HC Deb 05 July 1926 vol 197 cc1613-4

asked the Secretary of State for Foreign Affairs what is meant, in the notes exchanged between Great Britain and Italy, by an exclusive Italian economic influence in the West of Abyssinia?


By their recognition of "exclusive Italian economic influence" in Western Abyssinia His Majesty's Government bind themselves not to press the claims of British subjects competing with Italian concession seekers in that district. The Italian Government are aware that His Majesty's Government place this interpretation on these words.

Captain BENN

Has the right hon. Gentleman any information as to what, is the view of the Abyssinian Government about these new British-Italian claims?


If the hon. and gallant Member will refer to the answer I gave last week to a question this subject he will see that any agreement between the Italian Government and ourselves can have no binding effect upon the Abyssinian Government, and we are not going to take up discussion with the, Abyssinian Government until they have had full time to consider the matter.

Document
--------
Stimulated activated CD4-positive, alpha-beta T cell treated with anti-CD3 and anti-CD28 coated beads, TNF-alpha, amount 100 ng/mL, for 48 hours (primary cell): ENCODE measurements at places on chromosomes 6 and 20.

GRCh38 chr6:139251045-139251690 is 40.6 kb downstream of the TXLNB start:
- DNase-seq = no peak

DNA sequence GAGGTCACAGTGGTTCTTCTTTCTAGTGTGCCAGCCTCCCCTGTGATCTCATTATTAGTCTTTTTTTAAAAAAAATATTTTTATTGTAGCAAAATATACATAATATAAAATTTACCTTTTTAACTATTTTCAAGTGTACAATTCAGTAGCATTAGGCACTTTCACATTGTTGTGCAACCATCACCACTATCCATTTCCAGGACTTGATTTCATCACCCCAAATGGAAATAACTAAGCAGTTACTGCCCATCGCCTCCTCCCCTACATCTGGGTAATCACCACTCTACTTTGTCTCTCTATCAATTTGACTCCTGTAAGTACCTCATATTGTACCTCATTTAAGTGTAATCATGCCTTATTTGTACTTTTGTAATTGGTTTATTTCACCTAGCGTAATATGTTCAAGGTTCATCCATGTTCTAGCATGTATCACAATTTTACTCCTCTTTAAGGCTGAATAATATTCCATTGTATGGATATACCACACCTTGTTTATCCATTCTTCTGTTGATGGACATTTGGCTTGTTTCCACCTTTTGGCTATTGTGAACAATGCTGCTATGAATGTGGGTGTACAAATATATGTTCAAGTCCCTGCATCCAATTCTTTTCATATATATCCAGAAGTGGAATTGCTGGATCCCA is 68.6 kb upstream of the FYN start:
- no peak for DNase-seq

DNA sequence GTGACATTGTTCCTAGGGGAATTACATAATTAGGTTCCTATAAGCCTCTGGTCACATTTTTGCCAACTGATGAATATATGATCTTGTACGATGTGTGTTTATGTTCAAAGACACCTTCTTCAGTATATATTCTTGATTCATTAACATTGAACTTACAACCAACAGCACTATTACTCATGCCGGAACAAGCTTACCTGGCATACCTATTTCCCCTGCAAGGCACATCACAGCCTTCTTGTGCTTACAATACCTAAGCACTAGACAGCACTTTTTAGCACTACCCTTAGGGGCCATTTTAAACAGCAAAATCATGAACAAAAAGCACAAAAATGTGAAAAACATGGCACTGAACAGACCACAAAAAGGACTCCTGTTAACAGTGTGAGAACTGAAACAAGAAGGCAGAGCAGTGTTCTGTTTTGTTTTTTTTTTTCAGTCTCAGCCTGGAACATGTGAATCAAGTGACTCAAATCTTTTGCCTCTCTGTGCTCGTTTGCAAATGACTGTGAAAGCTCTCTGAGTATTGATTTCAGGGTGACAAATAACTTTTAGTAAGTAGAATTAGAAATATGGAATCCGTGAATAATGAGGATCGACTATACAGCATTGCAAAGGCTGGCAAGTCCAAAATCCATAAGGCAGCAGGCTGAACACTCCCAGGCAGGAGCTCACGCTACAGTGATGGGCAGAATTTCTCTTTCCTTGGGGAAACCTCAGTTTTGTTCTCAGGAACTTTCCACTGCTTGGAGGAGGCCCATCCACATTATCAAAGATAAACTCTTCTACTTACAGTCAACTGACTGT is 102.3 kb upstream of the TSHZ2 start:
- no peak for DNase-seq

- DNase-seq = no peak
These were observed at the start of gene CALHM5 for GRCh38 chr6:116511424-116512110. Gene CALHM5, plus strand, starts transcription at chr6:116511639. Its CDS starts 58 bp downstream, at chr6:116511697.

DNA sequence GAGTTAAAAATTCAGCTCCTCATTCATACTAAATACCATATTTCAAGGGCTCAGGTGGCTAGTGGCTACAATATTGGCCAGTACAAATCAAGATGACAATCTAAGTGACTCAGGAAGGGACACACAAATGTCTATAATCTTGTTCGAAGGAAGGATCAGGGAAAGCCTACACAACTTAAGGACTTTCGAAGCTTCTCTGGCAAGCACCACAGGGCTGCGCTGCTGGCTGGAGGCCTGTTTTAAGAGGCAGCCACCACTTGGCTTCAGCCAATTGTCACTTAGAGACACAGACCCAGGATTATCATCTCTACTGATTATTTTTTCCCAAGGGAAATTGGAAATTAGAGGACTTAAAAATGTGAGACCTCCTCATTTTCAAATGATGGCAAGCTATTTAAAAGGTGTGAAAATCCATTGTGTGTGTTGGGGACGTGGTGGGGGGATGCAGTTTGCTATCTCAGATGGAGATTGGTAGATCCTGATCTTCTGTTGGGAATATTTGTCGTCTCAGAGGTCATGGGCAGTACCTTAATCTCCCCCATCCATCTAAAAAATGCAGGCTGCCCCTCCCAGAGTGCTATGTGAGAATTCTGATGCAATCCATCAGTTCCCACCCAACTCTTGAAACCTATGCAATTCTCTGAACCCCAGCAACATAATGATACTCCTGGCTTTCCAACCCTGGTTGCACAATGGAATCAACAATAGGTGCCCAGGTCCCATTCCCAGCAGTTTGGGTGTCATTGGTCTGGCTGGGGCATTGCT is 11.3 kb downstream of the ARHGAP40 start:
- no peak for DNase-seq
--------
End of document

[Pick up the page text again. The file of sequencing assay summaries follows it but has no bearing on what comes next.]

Lieut.- Commander KENWORTHY

When the right hon. Gentleman talks about not assisting British subjects in their schemes in West Abyssinia, does he also mean that no other subjects are to be permitted to make any claims for concessions 'in West Abyssinia, and that it is to be exclusively Italian?


No, Sir, it is a bilateral agreement, and it is quite clear that we cannot give away the rights of any other nation or any other nationals; but what we do undertake is not to support British subjects in seeking concessions in that area in competition with Italians on condition—and it is only on that condition—that with Italian support we obtain the Tsana concession.


Is it quite clear that this agreement between Italy and ourselves is not to be used for the purpose of coercing Abyssinia into granting Italian claims and our own later on?


It. certainly is not to be used and cannot be used for the purpose of coercing the Abyssinian Government. I believe the agreement to be in the interests of all three parties, but of course the Abyssinian Government have a perfect right to judge of what is in the interest of Abyssinia.